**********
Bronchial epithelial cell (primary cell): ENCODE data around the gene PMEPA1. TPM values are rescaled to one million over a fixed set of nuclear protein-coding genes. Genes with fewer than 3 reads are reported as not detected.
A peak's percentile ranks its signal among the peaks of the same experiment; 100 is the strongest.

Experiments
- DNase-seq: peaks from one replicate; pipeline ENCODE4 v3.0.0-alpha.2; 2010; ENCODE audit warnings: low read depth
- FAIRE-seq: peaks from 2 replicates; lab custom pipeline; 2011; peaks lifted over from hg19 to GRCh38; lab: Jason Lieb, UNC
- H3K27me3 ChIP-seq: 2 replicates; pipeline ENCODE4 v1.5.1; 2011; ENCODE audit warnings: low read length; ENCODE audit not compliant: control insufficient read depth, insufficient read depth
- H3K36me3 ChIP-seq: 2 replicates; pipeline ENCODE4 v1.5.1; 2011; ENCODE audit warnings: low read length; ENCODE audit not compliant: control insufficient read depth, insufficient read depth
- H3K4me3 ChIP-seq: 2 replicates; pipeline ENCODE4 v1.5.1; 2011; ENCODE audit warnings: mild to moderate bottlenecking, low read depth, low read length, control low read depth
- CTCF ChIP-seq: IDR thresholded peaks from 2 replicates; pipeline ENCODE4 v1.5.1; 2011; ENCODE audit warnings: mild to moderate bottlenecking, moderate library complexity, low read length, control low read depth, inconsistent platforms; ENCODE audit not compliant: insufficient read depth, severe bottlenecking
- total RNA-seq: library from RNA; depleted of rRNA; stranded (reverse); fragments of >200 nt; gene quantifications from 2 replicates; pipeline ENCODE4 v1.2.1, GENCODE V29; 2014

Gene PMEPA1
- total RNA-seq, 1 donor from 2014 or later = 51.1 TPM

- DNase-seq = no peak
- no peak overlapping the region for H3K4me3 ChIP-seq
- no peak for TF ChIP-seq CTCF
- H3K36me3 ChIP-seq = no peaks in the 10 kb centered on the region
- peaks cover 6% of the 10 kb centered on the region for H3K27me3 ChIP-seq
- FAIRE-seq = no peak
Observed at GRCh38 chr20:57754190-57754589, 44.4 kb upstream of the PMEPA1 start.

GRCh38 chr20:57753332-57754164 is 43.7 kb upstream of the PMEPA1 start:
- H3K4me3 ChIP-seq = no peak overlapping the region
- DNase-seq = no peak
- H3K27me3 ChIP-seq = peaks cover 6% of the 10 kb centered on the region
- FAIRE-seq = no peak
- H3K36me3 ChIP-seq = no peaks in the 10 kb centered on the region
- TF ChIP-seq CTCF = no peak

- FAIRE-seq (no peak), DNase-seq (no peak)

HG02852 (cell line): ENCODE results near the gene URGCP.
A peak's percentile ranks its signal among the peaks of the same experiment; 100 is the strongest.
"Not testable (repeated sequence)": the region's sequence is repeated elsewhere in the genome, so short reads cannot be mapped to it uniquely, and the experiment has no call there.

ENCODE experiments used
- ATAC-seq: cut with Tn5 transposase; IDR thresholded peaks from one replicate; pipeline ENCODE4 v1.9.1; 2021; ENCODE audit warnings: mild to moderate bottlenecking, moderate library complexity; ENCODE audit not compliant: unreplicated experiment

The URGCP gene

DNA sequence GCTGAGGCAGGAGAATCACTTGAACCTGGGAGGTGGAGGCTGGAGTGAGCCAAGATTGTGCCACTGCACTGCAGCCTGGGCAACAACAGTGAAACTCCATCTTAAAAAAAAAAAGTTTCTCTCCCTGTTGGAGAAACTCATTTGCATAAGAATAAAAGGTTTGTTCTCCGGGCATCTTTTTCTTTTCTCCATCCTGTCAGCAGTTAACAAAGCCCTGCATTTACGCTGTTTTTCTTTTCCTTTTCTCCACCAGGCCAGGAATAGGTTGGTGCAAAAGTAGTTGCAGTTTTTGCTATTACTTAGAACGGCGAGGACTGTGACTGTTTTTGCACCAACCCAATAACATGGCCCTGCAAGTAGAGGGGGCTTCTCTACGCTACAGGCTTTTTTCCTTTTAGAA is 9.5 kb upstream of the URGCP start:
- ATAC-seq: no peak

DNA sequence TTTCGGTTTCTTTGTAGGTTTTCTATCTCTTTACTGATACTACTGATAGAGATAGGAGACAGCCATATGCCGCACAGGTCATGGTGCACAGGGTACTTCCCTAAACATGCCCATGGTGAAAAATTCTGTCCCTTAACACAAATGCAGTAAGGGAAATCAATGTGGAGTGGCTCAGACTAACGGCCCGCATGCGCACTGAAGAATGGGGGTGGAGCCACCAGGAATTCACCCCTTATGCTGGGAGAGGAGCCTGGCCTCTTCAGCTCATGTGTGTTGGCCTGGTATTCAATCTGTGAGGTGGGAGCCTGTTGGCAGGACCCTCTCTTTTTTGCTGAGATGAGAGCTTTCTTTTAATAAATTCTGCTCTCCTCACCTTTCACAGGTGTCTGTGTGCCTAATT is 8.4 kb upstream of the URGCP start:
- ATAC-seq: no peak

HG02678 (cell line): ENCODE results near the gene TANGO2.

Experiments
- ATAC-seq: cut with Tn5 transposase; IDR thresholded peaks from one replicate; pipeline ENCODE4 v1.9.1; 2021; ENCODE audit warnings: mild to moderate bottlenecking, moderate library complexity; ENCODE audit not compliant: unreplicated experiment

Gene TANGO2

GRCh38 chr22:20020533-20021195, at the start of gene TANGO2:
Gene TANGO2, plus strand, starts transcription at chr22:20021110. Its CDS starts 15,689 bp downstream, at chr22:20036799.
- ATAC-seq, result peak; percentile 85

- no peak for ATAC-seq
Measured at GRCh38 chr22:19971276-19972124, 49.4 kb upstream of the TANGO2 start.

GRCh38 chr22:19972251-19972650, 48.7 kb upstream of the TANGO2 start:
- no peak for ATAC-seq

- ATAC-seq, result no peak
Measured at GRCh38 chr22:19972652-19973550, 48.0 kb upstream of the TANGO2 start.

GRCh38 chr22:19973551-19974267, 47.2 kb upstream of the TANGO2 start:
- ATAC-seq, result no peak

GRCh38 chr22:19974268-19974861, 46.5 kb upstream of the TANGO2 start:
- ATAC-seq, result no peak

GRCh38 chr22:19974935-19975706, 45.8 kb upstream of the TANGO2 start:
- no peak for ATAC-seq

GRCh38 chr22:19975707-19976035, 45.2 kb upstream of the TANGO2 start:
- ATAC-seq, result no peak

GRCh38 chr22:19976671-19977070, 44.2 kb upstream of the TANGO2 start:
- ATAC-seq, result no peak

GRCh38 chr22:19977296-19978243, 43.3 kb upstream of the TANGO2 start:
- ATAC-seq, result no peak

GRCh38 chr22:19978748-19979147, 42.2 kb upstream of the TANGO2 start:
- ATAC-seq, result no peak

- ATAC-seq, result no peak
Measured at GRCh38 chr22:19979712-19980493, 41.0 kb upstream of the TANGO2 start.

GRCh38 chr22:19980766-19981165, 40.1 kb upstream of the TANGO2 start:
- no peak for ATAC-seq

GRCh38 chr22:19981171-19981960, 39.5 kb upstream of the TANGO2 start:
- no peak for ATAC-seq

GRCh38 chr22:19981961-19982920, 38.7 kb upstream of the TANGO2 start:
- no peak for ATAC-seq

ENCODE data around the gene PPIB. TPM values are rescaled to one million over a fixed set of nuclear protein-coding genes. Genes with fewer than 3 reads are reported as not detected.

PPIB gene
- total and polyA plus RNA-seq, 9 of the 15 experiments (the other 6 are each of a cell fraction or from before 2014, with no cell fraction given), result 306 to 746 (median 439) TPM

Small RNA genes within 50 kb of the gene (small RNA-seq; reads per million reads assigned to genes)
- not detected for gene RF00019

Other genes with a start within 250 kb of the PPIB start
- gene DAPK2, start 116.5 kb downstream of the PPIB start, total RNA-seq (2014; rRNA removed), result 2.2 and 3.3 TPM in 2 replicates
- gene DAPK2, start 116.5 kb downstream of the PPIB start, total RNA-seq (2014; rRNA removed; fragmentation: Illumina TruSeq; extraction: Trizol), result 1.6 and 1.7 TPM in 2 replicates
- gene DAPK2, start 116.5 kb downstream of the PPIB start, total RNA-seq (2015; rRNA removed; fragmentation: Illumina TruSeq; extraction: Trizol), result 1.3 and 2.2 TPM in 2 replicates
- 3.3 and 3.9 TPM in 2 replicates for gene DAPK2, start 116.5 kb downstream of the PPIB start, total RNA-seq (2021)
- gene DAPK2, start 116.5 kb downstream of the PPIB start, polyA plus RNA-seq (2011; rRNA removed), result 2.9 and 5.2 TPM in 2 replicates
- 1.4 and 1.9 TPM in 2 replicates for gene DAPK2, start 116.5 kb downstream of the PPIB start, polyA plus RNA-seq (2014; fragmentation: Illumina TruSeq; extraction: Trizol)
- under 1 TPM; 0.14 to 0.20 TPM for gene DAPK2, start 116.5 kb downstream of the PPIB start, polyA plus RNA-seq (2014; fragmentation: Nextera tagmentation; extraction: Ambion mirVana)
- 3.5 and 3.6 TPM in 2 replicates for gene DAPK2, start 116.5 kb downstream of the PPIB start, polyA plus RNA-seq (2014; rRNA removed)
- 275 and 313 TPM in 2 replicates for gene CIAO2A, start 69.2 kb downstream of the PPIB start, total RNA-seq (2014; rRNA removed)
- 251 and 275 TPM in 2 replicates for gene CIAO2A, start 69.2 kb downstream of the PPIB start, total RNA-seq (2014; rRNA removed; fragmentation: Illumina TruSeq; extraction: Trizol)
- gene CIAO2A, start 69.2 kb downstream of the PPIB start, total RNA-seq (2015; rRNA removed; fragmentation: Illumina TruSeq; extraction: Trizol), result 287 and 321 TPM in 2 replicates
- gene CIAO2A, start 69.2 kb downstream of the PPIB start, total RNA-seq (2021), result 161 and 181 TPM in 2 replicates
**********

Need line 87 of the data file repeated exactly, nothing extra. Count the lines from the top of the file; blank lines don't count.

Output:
- 275 and 313 TPM in 2 replicates for gene CIAO2A, start 69.2 kb downstream of the PPIB start, total RNA-seq (2014; rRNA removed)